I was a philosophy major in college, I'm a subscriber to Skeptical Inquirer Magazine, and an atheist humanist. I started out thinking this book was too simple for me; I didn't have all that much to learn about skepticism that could be conveyed in this simple, readable and frankly amusing style. Or to put it another way, I was skeptical about the value of this book. I was wrong, I'm happy to say.

Guy P. Harrison is one of those people I love who are able to explain detailed and complex concepts in an accessible and entertaining way. He makes a completely convincing case for the philosophical position of skepticism, which he (and most skeptics) describes as essentially thinking like a scientist. Belief without evidence is just plain dangerous; as the subtitle says, we should question everything.

Chapter One is titled "Standing Tall on a Fantasy-Prone Planet," and makes the case for skepticism with a sense of humor and a lot of information. Chapter Two, "Pay a Visit to the Strange Thing That Lives Inside Your Head" provides a useful overview of what is currently known about how brains work. Chapter Three offers some specifics about all sorts of weird things many people believe, and what evidence there is (or is not) about whether or not they could possibly be true. Chapter Four, "The Proper Care and Feeding of a Thinking Machine", is exactly what it says it is: how diet, exercise, sleep, and basic care of the physical brain is so important. Chapter Five makes the case that we do not have to give up a sense of adventure and wonder when we give up unfounded beliefs.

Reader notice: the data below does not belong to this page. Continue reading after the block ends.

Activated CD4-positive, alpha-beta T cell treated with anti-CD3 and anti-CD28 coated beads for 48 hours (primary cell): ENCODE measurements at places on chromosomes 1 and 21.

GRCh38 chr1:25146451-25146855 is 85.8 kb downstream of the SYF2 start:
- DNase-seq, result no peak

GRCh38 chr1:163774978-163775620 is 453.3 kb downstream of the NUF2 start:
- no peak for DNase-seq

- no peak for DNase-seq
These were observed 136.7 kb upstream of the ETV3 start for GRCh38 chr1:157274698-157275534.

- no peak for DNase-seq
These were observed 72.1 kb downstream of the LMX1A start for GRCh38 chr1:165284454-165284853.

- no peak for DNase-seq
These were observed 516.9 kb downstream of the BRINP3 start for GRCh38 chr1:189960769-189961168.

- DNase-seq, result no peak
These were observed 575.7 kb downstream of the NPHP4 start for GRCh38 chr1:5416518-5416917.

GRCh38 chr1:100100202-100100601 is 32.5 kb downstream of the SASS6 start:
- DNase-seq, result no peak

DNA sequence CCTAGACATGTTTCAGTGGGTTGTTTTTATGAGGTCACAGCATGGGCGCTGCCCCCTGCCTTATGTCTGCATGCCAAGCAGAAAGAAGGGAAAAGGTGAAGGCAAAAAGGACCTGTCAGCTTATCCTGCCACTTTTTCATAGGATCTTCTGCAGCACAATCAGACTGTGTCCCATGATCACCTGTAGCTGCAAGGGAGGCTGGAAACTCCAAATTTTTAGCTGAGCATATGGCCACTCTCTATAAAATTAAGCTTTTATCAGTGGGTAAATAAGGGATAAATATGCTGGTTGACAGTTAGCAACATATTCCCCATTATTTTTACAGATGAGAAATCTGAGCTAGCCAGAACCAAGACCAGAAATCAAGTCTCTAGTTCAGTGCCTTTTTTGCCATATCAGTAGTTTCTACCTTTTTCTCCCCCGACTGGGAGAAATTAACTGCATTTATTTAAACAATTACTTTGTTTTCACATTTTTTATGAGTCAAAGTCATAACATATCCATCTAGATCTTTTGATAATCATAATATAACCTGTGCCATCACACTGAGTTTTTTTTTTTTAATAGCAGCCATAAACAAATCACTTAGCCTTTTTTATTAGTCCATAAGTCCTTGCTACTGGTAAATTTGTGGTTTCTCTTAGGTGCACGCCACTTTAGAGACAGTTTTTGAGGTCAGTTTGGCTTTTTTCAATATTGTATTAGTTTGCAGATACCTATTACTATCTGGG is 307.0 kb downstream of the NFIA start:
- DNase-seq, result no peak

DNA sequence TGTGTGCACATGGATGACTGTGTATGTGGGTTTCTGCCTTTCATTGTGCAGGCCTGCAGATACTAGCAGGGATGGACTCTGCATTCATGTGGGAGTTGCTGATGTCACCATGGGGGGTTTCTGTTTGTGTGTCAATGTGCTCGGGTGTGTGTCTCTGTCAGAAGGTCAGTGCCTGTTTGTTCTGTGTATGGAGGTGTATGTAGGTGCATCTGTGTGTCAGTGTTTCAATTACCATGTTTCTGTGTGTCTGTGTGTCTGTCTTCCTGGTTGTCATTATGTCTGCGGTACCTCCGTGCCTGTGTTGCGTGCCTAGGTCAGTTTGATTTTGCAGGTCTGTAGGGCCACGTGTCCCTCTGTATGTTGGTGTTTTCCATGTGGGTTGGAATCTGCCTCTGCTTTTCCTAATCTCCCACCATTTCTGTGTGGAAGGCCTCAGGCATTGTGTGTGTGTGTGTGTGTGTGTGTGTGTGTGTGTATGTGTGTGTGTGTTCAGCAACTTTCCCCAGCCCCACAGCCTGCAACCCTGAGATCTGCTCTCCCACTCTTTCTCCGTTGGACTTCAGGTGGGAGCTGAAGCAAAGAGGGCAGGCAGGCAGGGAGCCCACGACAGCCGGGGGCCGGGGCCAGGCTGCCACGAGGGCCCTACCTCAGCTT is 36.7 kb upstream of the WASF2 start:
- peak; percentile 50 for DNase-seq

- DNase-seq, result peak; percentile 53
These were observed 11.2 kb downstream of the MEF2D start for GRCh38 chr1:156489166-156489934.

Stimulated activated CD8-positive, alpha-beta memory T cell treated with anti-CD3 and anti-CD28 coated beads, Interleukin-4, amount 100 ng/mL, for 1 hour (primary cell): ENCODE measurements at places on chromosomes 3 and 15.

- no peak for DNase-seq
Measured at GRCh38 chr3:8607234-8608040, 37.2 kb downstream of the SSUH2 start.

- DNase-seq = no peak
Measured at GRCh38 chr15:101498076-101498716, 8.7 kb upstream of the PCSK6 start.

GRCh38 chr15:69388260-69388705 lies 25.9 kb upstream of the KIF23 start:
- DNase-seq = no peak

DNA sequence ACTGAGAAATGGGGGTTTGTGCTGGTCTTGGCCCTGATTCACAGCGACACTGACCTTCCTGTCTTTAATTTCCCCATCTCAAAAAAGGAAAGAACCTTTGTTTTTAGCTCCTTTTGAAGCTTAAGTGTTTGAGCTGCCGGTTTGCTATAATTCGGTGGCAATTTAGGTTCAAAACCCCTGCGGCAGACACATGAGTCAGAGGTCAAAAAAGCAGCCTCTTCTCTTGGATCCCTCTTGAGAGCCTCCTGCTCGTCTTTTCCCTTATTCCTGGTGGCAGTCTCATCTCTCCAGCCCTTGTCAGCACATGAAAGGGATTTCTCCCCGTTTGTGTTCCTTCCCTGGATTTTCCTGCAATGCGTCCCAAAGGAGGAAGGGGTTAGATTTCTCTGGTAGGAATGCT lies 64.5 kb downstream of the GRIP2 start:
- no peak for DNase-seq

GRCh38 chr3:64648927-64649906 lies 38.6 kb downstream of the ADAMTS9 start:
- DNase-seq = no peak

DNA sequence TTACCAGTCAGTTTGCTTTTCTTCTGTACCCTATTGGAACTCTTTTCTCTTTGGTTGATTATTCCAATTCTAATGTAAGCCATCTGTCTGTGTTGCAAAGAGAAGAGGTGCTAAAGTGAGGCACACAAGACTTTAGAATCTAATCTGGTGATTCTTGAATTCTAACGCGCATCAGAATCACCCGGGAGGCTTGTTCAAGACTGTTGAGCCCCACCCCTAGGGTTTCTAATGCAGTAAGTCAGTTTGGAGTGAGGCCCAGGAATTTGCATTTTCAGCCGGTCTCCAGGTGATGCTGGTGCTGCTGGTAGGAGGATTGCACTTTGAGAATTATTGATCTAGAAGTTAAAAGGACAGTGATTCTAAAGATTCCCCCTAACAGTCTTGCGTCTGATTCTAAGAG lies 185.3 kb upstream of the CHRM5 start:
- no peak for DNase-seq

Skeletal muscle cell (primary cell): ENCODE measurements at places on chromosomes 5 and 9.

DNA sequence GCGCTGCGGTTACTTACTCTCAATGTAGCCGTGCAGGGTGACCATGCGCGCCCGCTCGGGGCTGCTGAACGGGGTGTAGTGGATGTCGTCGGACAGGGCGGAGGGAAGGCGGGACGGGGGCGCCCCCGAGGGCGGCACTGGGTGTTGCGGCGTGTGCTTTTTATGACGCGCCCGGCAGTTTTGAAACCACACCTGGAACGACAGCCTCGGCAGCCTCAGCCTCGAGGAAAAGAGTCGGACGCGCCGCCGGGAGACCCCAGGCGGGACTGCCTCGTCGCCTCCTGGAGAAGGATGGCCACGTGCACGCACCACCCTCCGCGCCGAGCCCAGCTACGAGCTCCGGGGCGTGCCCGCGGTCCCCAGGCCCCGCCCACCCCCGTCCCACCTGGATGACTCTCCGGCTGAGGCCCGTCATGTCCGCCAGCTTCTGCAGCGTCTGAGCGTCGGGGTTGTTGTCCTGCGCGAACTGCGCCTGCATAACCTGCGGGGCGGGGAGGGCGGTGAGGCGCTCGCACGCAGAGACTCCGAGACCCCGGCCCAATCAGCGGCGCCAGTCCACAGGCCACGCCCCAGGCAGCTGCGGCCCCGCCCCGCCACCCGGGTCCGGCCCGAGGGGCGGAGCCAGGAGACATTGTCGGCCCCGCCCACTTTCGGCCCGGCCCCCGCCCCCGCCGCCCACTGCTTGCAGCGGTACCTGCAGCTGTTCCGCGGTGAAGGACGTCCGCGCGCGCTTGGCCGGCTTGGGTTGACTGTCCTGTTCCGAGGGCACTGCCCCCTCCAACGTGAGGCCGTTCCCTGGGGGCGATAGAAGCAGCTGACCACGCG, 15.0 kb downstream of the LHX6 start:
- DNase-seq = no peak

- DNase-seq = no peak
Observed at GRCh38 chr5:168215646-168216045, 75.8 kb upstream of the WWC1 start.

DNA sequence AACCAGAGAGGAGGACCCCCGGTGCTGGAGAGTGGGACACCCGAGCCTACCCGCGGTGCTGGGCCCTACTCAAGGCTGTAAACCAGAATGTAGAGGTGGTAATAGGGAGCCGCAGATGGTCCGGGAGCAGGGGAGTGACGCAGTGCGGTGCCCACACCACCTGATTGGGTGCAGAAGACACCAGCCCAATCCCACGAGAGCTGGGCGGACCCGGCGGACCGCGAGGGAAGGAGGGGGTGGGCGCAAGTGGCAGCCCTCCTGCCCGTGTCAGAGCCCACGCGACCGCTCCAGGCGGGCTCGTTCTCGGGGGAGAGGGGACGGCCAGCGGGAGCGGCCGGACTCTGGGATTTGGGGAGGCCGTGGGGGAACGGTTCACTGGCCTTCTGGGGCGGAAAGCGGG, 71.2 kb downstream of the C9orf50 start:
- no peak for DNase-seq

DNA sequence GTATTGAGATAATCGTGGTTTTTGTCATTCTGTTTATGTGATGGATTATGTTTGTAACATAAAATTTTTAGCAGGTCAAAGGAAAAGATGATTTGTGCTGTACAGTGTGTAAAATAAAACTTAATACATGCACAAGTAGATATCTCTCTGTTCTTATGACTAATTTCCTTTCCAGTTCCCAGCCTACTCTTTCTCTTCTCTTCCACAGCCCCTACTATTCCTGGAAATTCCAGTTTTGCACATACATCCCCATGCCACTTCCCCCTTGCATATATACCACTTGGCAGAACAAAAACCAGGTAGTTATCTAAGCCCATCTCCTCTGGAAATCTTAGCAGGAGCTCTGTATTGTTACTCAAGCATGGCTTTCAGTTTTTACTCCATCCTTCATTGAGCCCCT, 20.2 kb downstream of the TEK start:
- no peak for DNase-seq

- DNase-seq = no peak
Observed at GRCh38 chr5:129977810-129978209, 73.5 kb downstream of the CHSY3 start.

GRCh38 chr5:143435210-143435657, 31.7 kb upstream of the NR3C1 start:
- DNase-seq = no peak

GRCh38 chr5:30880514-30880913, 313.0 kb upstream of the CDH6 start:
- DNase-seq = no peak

I really, really love this book. It will not be showing up at the next book fair: this one is a keeper!
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3 of 3 people found the following review helpful
5.0 out of 5 stars Prepare Your Mind, March 28, 2014
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Interesting concepts to prepare or train your brain to think logically. The author suggests that it is desirable to exercise logic and also be able to have a belief system. Be an enthusiastic skeptic... always empowering yourself with a healthy balance of skepticism and beliefs. I enjoyed the examples of how/why people believe what they seem to believe... and, how skepticism can be liberating! I would recommend this reading for the knowledge of how healthy skepticism can, if applied properly, allow anyone to free themselves of groupthink on a multitude of subjects.
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Think: Why You Should Question Everything
Think: Why You Should Question Everything by Guy P. Harrison (Paperback - November 5, 2013)